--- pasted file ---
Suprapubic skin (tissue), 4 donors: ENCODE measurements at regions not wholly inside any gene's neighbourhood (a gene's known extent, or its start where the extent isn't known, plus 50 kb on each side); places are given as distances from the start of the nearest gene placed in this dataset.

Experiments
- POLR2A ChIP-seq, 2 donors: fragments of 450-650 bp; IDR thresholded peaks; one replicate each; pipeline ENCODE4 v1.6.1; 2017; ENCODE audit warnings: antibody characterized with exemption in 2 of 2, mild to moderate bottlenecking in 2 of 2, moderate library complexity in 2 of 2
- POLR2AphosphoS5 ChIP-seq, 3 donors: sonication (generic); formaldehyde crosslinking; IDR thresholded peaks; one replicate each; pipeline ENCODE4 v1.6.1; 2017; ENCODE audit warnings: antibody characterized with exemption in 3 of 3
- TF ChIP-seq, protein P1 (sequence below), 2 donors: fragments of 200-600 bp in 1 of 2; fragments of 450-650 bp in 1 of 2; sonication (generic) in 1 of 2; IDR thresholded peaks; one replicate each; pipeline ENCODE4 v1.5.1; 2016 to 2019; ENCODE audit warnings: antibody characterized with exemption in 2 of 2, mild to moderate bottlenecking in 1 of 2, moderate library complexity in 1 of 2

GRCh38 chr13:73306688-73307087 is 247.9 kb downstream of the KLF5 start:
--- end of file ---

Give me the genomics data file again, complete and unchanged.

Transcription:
Suprapubic skin (tissue), 4 donors: ENCODE measurements at regions not wholly inside any gene's neighbourhood (a gene's known extent, or its start where the extent isn't known, plus 50 kb on each side); places are given as distances from the start of the nearest gene placed in this dataset.

Experiments
- POLR2A ChIP-seq, 2 donors: fragments of 450-650 bp; IDR thresholded peaks; one replicate each; pipeline ENCODE4 v1.6.1; 2017; ENCODE audit warnings: antibody characterized with exemption in 2 of 2, mild to moderate bottlenecking in 2 of 2, moderate library complexity in 2 of 2
- POLR2AphosphoS5 ChIP-seq, 3 donors: sonication (generic); formaldehyde crosslinking; IDR thresholded peaks; one replicate each; pipeline ENCODE4 v1.6.1; 2017; ENCODE audit warnings: antibody characterized with exemption in 3 of 3
- TF ChIP-seq, protein P1 (sequence below), 2 donors: fragments of 200-600 bp in 1 of 2; fragments of 450-650 bp in 1 of 2; sonication (generic) in 1 of 2; IDR thresholded peaks; one replicate each; pipeline ENCODE4 v1.5.1; 2016 to 2019; ENCODE audit warnings: antibody characterized with exemption in 2 of 2, mild to moderate bottlenecking in 1 of 2, moderate library complexity in 1 of 2

GRCh38 chr13:73306688-73307087 is 247.9 kb downstream of the KLF5 start: